Carved in relief on both faces, Pictish standing stones remain something of a mystery. The later slabs usually contain a cross as well as numerous Pictish symbols which may have mythological or religious meanings. However, as many symbols appear in pairs they may designate particular lineages or kindreds. These stones are only found around the north-east coast and three of the finest examples of this type were produced in the Tarbat peninsula, including this one at Nigg.
Gradually, between 600 and 800 AD, most of the Picts were converted to Christianity. It is during this time that the carved stones for which the Picts are renowned were produced.
The cross-slab at Nigg is designated a Class 2 stone. A Class 2 Pictish stone is regarded as a major work of art dating from the 8th and 9th centuries. They are rectangular slabs, usually of sandstone, decorated with Pictish symbols and Christian motifs.
The decoration has similarities with the 8th century free-standing crosses on Iona, the St Andrews Sarcophagus (a Pictish royal shrine) and the Book of Kells. The large cross is set against a background of bosses made up of snakes, and the pediment above illustrates an episode in the life of St Paul the Hermit as told by St Jerome. On the reverse there is an eagle symbol, with hunting scenes, and an illustration of the Biblical story of how David killed a lion in order to save a lamb in his flock.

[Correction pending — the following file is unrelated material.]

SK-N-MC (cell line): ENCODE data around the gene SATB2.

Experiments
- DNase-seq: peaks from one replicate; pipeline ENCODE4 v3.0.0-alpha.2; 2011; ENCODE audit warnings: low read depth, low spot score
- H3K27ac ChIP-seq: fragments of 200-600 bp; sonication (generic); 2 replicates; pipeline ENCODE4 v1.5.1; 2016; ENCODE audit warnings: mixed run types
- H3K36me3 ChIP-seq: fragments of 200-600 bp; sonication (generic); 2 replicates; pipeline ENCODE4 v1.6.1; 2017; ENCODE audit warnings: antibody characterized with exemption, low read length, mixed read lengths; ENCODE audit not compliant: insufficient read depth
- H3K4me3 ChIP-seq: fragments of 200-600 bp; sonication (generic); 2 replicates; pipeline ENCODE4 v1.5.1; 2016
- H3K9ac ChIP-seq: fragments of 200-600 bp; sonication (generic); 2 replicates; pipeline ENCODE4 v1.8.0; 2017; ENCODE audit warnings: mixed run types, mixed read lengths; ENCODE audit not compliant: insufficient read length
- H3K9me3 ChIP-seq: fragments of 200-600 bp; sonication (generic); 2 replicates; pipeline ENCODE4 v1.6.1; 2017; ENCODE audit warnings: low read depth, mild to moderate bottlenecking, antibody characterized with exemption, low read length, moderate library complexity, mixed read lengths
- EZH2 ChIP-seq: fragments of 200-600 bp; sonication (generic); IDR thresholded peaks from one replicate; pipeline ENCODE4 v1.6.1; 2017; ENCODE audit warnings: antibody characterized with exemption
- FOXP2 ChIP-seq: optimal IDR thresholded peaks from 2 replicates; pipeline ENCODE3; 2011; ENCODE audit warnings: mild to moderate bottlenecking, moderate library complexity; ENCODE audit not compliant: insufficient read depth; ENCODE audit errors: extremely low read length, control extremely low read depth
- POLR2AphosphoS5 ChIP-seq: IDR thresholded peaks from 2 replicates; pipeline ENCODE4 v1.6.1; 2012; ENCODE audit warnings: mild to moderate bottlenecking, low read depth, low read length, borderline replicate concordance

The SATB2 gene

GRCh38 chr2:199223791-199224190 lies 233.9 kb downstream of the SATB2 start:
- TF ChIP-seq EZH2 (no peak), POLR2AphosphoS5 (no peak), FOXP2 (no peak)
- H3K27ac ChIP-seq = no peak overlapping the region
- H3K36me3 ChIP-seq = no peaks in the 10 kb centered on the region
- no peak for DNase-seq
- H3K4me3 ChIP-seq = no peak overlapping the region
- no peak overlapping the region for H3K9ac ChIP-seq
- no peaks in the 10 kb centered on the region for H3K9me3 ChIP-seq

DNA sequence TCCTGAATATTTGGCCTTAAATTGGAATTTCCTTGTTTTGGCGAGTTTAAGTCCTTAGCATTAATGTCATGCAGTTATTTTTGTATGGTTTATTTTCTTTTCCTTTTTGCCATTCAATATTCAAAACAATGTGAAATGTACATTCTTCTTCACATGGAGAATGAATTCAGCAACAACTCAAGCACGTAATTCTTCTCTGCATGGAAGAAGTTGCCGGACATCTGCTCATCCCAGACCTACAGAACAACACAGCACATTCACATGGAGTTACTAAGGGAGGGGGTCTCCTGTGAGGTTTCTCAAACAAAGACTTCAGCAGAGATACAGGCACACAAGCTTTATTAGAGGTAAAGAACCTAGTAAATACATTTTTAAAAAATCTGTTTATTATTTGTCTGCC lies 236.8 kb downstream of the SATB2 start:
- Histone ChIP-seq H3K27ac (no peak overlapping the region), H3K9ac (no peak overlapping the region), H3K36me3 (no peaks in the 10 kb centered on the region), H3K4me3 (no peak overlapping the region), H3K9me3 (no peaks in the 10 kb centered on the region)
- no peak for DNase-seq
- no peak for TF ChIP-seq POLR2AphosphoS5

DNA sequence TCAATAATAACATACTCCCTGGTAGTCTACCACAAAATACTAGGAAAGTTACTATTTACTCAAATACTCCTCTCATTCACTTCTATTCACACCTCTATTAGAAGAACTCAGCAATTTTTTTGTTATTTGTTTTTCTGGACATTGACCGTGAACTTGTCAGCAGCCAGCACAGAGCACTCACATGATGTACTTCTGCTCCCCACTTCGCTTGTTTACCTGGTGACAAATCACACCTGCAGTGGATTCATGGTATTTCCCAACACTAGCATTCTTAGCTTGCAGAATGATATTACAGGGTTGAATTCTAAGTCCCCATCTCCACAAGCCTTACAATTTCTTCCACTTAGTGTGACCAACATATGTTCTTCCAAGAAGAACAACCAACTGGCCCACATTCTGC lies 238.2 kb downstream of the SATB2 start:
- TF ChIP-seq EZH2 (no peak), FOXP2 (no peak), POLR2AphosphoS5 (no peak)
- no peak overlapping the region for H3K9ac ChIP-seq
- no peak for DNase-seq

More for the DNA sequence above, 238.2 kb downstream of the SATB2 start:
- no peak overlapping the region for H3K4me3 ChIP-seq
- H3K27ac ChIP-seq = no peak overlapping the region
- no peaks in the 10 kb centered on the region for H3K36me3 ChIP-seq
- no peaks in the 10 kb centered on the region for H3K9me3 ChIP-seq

A detached fragment, including part of a Pictish beast symbol was found in 1998. It is currently in Tain Museum. The stone now stands inside the church at Nigg.
This plate is taken from 'A Short Account of some Carved Stones in Ross-shire, accompanied with a series of Outline Engravings' by Charles Carter Petley and published in 'Archaeologia Scotica or Transactions of the Society of Antiquaries of Scotland', vol IV (1857)
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